The US dollar is by far the most recognized currency in the world. Today it serves as the de-facto reserve currency since Richard Nixon closed the gold window in 1971.
During colonial times the United States used the pound sterling, Spanish dollar and Mexican peso, along with many local currencies issued by the original thirteen colonies.
In the run-up to the revolutionary war, the Continental was issued as a currency by the newly declared independent United States of America. The currency was needed especially to cover the costs of the uprising against the English crown, and promptly lost most of its value, giving birth to the phrase not worth a Continental.
The Constitution specifically endows the Federal Government with the authority to coin money. The dollar was born in The Coinage Act of 1792 by which the US Mint was established and the US dollar was defined to be equivalent to one Mexican peso and to contain 27 grams of silver. The Coinage Act also established the gold eagle with a denomination of ten dollars and a gold weight of 17 grams, or 1.7 grams per dollar unit. This value was revised down to 1.5 grams in 1834. The Mexican peso was derived from the Spanish dollar and these two currencies along with the new silver dollar were legal tender and circulated freely in the United States until 1857.
The purity of both silver dollars and gold eagles was defined as .900 fine, or 90% pure silver and gold, respectively. The silver dollar traded at a slight discount with respect to the Spanish dollar, given that it was defined as 371 grains whereas the Spanish dollar was minted with 377 grains of silver. Thus, the dollar equivalent in gold to the pound sterling was £1=$4.86 as opposed to the Spanish dollar’s £1=$4.80.
The stability provided by a precious metals-based currency was enjoyed in the U.S. throughout the nineteenth century, as the relative value of goods and services fluctuated in dollar terms according to the inflows and outflows of gold and silver to and from the United States. However, the relative stability of the money supply during the 100 years after its introduction caused the cost of goods and services to drop over time in dollar terms. In the modern fiat money economy, this would be termed as deflation. During the nineteenth century, it was precisely this “deflation” that spurred savings and investment, and was one of the principal reasons why the United States was able to transform itself from an agrarian economy into an industrial superpower in less than 100 years.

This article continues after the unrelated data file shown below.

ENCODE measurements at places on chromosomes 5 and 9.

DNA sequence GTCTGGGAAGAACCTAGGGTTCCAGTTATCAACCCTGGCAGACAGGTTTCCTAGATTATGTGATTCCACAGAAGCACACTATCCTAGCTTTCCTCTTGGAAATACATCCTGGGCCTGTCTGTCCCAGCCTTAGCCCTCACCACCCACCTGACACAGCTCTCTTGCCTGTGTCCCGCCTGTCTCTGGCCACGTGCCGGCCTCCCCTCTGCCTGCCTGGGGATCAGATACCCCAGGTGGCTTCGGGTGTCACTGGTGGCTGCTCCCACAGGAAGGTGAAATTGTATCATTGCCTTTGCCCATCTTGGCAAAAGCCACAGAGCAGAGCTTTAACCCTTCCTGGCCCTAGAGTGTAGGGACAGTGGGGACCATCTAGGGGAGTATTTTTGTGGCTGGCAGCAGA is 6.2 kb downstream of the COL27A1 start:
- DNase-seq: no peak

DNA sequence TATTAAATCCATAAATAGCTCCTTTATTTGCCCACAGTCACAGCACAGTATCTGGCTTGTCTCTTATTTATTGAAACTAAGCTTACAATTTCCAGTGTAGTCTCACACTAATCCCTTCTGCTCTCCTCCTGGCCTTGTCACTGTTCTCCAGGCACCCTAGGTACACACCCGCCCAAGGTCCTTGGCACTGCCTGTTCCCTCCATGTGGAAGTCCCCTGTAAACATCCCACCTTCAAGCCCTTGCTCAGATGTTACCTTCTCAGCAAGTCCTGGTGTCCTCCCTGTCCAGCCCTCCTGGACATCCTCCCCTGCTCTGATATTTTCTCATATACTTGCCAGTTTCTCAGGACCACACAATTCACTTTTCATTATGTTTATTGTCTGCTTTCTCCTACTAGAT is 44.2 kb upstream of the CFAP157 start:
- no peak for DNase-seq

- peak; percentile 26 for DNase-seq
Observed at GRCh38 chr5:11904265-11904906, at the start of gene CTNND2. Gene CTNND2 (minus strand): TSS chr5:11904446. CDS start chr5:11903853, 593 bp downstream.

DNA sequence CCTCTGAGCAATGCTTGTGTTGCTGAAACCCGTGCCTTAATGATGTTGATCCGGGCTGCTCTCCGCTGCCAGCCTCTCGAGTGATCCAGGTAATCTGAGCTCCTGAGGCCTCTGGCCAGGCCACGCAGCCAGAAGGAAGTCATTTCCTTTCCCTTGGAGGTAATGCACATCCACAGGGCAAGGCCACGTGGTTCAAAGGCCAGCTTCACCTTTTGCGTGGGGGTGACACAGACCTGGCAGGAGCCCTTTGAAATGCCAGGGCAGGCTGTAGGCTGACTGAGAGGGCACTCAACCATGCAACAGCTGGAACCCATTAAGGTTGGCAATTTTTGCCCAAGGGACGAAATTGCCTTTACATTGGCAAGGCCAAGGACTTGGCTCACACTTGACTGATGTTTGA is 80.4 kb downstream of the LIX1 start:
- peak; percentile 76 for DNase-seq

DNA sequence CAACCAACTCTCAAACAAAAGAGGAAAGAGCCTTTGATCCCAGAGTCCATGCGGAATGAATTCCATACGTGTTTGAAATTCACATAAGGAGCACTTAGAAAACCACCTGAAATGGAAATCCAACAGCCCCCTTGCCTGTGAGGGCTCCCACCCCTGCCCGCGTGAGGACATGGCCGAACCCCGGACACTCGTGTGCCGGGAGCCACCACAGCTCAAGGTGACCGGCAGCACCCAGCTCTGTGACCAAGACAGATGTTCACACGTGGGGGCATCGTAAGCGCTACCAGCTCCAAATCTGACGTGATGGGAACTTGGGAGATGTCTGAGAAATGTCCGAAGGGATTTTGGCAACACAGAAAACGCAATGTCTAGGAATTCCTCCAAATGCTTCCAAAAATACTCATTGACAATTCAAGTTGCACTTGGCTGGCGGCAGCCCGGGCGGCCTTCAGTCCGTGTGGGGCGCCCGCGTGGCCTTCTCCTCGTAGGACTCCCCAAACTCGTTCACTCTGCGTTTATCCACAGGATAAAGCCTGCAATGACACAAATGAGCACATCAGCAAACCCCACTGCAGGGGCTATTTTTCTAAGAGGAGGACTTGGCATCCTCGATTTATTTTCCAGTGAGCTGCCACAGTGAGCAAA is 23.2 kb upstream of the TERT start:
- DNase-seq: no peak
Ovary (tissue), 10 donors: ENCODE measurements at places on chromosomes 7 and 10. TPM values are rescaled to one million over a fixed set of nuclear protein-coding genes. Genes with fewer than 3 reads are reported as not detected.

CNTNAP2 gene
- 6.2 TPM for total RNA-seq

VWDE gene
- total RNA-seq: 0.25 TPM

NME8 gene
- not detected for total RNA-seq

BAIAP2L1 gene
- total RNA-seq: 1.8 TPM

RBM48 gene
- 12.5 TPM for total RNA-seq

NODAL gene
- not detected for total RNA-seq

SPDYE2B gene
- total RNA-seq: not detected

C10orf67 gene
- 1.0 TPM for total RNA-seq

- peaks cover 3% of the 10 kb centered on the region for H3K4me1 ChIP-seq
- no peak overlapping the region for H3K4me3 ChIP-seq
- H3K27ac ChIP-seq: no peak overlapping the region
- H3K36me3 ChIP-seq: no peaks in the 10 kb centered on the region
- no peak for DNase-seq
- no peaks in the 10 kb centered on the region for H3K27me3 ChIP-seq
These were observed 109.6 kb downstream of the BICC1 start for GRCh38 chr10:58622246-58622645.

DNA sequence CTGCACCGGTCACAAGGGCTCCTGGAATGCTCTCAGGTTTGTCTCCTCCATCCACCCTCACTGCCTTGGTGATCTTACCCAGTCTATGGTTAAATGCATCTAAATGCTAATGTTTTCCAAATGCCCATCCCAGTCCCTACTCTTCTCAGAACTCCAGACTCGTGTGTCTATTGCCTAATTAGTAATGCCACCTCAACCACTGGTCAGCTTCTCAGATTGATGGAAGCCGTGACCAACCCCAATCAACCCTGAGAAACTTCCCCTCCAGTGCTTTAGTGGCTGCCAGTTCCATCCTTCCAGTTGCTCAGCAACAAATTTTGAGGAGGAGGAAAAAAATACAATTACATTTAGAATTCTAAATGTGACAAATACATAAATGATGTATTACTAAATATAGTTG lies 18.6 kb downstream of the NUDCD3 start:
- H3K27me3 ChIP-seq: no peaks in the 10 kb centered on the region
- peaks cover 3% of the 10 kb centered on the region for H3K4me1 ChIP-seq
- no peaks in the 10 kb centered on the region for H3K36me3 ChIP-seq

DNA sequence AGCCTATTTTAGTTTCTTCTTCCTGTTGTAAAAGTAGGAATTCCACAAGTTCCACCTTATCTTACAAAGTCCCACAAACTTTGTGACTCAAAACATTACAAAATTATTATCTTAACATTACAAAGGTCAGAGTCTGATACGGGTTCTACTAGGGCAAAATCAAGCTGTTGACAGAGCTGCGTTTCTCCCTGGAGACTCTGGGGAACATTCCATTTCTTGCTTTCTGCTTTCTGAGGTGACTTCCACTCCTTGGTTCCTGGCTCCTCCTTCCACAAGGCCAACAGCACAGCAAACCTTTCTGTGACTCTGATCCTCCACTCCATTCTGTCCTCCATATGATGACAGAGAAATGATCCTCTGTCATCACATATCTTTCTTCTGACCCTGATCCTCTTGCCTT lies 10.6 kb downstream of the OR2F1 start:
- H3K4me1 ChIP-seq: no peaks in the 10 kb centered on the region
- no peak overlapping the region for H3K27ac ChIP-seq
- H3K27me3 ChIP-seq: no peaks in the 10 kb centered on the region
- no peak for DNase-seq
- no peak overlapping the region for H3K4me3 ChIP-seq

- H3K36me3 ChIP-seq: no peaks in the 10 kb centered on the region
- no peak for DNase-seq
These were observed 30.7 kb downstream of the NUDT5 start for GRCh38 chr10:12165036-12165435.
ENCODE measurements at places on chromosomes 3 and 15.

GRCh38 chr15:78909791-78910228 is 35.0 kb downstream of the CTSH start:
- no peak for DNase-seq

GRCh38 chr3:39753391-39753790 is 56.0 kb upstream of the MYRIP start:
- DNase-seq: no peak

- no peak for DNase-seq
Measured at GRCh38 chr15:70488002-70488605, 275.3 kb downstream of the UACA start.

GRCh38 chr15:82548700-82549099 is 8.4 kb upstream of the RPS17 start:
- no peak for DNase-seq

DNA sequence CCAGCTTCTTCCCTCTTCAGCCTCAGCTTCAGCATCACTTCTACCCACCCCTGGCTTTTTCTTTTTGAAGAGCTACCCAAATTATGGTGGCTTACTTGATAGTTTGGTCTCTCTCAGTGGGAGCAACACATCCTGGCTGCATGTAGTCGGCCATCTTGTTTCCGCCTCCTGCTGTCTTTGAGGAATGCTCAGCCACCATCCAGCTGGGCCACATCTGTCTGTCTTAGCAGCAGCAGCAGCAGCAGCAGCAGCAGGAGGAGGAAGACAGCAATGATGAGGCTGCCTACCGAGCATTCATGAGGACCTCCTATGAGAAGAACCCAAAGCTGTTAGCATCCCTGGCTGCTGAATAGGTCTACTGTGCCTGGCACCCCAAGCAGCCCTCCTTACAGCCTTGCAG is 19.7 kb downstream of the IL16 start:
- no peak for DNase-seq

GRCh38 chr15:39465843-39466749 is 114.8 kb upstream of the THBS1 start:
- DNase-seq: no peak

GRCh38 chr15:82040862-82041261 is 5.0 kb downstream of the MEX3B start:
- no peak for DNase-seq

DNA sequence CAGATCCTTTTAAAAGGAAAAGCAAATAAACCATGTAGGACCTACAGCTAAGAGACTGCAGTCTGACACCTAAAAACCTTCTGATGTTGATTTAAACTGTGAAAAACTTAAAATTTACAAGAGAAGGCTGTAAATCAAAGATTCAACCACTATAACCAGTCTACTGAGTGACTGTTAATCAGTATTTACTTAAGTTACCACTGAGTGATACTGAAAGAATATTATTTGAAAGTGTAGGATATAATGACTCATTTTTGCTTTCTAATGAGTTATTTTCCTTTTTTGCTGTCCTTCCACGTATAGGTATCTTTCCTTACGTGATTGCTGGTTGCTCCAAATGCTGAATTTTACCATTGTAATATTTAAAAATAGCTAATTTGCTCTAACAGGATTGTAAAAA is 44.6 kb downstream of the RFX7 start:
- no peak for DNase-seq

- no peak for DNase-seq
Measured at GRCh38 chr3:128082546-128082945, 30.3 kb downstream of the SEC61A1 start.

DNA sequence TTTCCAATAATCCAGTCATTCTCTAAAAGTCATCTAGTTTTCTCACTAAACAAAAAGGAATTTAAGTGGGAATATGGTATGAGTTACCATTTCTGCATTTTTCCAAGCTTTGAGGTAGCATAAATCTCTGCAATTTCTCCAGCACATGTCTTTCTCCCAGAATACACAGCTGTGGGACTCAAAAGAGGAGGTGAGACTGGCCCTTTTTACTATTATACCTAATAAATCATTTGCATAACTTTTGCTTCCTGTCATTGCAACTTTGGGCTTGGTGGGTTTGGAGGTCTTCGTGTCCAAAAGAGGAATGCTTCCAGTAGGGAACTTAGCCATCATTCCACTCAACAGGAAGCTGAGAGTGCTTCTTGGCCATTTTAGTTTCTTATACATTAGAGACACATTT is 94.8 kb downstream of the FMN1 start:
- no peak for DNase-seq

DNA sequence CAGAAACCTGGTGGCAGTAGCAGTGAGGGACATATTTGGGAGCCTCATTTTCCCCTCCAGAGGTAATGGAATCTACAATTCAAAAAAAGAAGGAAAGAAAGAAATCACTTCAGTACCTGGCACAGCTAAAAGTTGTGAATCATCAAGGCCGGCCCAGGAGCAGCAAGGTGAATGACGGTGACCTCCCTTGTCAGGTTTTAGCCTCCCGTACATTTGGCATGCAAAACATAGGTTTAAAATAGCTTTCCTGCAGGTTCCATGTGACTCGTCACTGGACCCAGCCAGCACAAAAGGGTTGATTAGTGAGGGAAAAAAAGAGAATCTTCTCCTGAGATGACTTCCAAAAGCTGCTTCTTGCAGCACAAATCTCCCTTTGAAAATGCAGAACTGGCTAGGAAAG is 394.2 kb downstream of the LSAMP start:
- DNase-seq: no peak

The first currency intervention by the federal government was at the hands of president Lincoln in 1862. Facing mounting costs from the civil war, Lincoln was forced to issue paper currency without the backing of precious metals. The dollar was sharply devalued during this period, and it wasn’t until 1878 that the United States returned to a gold standard backing up its paper currency, and the dollar was able to re-valuate to pre-war levels by the turn of the century.
Just as the dollar was regaining its traditional purchasing power, The Gold Standard Act of 1900 was enforced, fixing the exchange rate between gold and the dollar at $20 per troy ounce and giving private banks more leeway in artificial credit expansion (i.e. issuing credit without sufficient gold reserves to back up the loans). The Federal Reserve system was instituted in 1913, in which a collection of private banks were given almost complete control over the money supply, under the oversight of the Federal Reserve Chairman, appointed by the president of the United States. Although the dollar continued to be backed by gold, its value was steadily eroded due to excessive bank credit. With Executive Order 6102, issued by FDR in 1933, the exchange rate with gold was changed to $35 per troy ounce, further debasing the currency, and the possession or use of gold currency was prohibited. After World War II the gold standard was replaced by a worldwide dollar standard, in which the dollar served as the world reserve currency backed by gold at $35 per ounce. However, rising government expenditures in the decades to come put pressure on the dollar’s peg to gold, and doubts surfaced over whether the US would be able to maintain the backing of the dollar with gold. Between 1968 and 1971 a series of adjustments were made to the exchange rate and the gold price was $42.22 per troy ounce when the dollar was floated by Nixon, effectively ending the Bretton Woods accord and converting the dollar into a pure fiat currency, backed by nothing.
The price of gold promptly shot up on the open market as the dollar was debased by the Federal Reserve to stimulate the economy. In 1980 the gold price in US dollars had risen to $850. In 1999 gold bottomed out at $250 per ounce. In 2011 gold managed to break the $1,900 plateau briefly.
The United States claims to possess 8,133 tonnes of gold reserves, representing 74.7% of total foreign reserves.
Bullion coins issued in the United States that are popular today with gold and silver investorsinclude the following:
- Flowing Hair Silver Dollar
- Silver nickels, dimes, quarters and half-dollars (commonly referred to as junk silver)
- Half Eagle ($5 gold coin)
- Eagle ($10 gold coin)
- Double Eagle ($20 gold coin)
The US Mint currently issues a variety of bullion coins, the most popular being the one ounce gold American eagles, gold American buffaloes, and silver American eagles.